Speaking for the trees: residents bring concerns and ideas to “Tree House”

By Denise Deby –

Local trees are at risk, and the community and city need to do more to protect them, according to residents who attended a March 8 Ecology Ottawa meeting to gather ideas for a new program called Tree Ottawa.

“Treed neighbourhoods are wonderful to live in, and I’m concerned about the number of trees that we’re losing,” says Sylvia Bogusis. The Civic Hospital area resident tends trees in Hintonburg parks, is helping Fisher Park Public School with tree-planting and is working to create a “Kitchissippi Trees” community group. She says the emerald ash borer, extreme weather events and urban conditions have depleted Kitchissippi’s tree canopy.

In West Wellington, horticulturalist Rede Widstrand has documented the loss of several mature trees on her block. Photo by Denise Deby.
In West Wellington, horticulturalist Rede Widstrand has documented the loss of several mature trees on her block. Photo by Denise Deby.

“To address the issue, we have to start now, because it takes so many years for trees to mature to the point where they’re healthy, self-sustaining and can provide us with all their benefits,” says Bogusis.

Cameron Laing and Janick Lorion started volunteering with Tree Ottawa after watching the city remove most of the mature trees near their Westboro home as part of its strategy to control the emerald ash borer. “To the east of Cole [near Carling], there’s hardly a tree standing,” says Laing.

“It felt like losing a member of our community that’s been with us for 20 years—suddenly the landscape changed quite dramatically,” reflects Lorion. She and Laing say although the city plans to replace the trees, new ones will take years to provide the same ecological benefits, and the city needs to increase and diversify the trees it plants.

In West Wellington, horticulturalist Rede Widstrand has documented the loss of several mature trees on her block. “I’ve been concerned, especially for the past six years, at the destruction caused by infill of our distinctive trees—our huge red maples in particular,” she says. “Our urban forest canopy is disappearing in Kitchissippi at an extremely alarming rate. It is critical that the city enforce the tree protection and conservation bylaws we have in Ottawa as other cities are doing. But this is not happening.”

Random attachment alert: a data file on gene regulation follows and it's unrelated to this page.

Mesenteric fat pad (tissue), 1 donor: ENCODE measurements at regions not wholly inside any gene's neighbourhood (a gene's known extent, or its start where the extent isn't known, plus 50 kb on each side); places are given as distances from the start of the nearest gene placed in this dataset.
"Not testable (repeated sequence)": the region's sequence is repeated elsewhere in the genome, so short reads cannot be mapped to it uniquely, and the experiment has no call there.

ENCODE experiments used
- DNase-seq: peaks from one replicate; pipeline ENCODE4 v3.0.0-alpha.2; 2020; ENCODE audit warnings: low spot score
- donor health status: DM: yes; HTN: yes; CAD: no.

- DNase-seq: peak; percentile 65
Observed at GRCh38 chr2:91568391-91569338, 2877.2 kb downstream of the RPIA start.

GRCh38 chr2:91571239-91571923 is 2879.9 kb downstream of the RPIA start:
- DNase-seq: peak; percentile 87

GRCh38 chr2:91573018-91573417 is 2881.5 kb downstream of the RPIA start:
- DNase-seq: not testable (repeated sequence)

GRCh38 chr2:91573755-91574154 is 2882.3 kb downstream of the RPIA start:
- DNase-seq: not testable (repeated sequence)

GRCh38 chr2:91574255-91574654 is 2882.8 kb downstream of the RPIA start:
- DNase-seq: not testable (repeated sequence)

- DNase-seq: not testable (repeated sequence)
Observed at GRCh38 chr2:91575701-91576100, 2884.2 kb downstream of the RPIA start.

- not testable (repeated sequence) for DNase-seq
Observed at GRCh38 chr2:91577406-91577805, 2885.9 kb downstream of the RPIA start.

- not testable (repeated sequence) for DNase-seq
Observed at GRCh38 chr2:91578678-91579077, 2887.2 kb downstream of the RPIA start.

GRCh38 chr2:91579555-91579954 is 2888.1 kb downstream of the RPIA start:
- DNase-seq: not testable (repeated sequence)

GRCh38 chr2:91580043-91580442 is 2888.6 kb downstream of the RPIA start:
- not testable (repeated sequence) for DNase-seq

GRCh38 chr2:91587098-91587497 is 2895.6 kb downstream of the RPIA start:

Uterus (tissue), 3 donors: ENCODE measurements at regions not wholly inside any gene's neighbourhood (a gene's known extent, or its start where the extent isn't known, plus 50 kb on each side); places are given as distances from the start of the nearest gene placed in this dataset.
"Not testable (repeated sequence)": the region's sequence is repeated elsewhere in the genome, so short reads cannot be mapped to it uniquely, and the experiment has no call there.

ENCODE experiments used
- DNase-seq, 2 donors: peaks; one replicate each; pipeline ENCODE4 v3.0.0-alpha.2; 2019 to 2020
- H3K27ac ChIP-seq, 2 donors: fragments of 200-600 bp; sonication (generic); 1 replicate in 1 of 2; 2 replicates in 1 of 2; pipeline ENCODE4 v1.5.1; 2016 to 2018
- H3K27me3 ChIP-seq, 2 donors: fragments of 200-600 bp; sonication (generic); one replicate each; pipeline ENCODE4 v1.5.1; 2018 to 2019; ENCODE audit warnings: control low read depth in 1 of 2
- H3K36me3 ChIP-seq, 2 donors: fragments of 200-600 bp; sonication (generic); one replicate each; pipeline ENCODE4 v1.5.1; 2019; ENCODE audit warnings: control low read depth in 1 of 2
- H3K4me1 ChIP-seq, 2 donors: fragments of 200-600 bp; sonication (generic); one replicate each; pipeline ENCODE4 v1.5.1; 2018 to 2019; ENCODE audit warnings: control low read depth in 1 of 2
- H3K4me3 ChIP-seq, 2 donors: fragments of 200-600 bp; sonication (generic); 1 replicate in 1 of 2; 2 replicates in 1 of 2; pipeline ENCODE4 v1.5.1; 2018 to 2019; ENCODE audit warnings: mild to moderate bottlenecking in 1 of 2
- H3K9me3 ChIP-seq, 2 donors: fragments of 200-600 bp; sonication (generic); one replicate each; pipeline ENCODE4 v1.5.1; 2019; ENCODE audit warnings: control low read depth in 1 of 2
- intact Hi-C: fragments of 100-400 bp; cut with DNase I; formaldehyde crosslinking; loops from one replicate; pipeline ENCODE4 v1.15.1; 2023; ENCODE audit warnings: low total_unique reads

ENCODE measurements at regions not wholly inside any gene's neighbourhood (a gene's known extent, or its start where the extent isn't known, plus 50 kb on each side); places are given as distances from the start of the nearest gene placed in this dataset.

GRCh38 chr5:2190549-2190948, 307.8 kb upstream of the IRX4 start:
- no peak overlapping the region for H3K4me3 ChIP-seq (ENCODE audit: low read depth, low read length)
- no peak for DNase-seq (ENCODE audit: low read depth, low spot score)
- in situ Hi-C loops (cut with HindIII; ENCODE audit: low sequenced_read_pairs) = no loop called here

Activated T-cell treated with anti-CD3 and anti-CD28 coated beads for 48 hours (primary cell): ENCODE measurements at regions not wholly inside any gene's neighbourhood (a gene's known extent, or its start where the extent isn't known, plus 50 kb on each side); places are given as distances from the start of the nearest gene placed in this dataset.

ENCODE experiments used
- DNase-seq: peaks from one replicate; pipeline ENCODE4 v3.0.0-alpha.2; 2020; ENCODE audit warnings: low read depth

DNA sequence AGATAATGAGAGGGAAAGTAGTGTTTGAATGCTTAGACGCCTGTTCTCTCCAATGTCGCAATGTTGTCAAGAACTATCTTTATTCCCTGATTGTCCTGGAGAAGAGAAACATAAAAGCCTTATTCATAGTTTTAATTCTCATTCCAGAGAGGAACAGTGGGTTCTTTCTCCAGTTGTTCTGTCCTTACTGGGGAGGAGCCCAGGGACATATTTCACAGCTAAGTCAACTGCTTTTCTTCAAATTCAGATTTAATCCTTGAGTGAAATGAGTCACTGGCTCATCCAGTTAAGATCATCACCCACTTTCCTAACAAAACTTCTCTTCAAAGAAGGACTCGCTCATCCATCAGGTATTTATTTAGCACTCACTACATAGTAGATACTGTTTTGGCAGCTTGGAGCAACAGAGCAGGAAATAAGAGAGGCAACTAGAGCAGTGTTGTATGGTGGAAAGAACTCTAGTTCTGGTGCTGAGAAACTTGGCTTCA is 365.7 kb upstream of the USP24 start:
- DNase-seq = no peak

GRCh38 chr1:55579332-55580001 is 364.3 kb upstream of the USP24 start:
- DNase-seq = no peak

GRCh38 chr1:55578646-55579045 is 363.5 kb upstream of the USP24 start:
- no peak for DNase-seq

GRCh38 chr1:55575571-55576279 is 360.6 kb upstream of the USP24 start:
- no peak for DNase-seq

Debra Huron of Champlain Park says mature trees provide fresh air, wildlife habitat and protection from climate change effects, but they’re at risk during infill construction. “The damage may take two, three years to really have the full impact, and could ultimately result in the death of the tree,” she says.

Damaging distinctive trees without a permit is prohibited under the city’s urban tree conservation bylaw, but Huron, a Champlain Oaks volunteer, says the forestry department needs to enforce the bylaw.

“An important part of what needs to be on the agenda, particularly in 2014 when we will be soon in the midst of a municipal election campaign, is to understand more about how the City of Ottawa envisions the future of our urban canopy,” says Huron.

Tree Ottawa is a five-year, multi-faceted program to encourage and support people and groups across the city to protect and plant trees and promote tree habitats.

For more information, go to ecologyottawa.ca/tree-ottawa.


Greening of Westboro Beach

The Westboro Beach Community Association is hosting a tree and shrub sale to encourage the neighbourhood to become greener and healthier. It’s also a fundraiser for the WBCA. Trees are $10.00 each, and are bare root, one to two feet in height. Trees can be ordered now for May delivery. The description of the trees and shrubs, as well as ordering information, is posted on the WBCA website at westborobeach.ca.


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